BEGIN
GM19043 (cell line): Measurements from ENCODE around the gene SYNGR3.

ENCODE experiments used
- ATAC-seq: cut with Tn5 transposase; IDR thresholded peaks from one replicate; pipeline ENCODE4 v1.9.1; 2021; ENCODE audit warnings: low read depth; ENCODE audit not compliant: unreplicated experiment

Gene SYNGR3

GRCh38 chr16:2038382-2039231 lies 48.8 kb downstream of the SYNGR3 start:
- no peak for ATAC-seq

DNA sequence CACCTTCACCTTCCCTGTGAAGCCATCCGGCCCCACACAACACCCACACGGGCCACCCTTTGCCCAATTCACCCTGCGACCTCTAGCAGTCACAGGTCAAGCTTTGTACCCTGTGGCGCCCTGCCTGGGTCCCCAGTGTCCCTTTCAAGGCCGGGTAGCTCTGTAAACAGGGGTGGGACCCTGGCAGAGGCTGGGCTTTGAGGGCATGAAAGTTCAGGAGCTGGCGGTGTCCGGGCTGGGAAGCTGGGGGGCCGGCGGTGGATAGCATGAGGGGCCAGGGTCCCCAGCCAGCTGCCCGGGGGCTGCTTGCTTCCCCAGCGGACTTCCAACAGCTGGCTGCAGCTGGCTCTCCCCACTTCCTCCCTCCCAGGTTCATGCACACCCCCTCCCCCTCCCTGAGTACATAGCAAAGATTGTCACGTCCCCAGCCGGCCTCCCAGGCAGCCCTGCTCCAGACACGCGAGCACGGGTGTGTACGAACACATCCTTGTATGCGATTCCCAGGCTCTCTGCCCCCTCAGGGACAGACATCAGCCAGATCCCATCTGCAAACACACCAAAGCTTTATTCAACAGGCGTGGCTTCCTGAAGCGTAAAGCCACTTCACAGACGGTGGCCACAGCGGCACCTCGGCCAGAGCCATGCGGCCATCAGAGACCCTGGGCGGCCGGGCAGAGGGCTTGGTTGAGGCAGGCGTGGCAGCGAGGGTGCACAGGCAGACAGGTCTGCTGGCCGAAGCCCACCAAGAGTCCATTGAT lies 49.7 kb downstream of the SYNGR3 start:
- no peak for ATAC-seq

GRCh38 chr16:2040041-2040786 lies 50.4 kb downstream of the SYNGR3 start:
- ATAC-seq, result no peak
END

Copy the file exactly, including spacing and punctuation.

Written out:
GM19043 (cell line): Measurements from ENCODE around the gene SYNGR3.

ENCODE experiments used
- ATAC-seq: cut with Tn5 transposase; IDR thresholded peaks from one replicate; pipeline ENCODE4 v1.9.1; 2021; ENCODE audit warnings: low read depth; ENCODE audit not compliant: unreplicated experiment

Gene SYNGR3

GRCh38 chr16:2038382-2039231 lies 48.8 kb downstream of the SYNGR3 start:
- no peak for ATAC-seq

DNA sequence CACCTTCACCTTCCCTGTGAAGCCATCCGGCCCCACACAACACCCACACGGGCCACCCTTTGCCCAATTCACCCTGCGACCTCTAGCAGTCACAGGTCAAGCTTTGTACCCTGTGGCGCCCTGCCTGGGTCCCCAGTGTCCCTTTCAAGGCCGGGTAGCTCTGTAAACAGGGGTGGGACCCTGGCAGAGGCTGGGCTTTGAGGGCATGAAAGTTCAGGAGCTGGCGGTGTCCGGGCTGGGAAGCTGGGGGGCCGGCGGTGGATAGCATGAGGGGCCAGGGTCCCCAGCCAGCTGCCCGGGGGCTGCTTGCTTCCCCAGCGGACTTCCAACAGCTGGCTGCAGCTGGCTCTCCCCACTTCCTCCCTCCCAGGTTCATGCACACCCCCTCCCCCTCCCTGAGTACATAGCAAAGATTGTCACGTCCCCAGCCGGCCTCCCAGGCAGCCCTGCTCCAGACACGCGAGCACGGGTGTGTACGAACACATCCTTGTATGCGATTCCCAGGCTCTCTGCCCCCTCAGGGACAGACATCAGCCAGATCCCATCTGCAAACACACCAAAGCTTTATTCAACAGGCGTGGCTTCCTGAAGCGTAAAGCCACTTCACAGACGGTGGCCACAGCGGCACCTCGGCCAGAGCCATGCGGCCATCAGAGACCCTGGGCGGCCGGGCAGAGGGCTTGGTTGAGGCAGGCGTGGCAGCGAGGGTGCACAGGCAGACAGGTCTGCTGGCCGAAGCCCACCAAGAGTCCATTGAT lies 49.7 kb downstream of the SYNGR3 start:
- no peak for ATAC-seq

GRCh38 chr16:2040041-2040786 lies 50.4 kb downstream of the SYNGR3 start:
- ATAC-seq, result no peak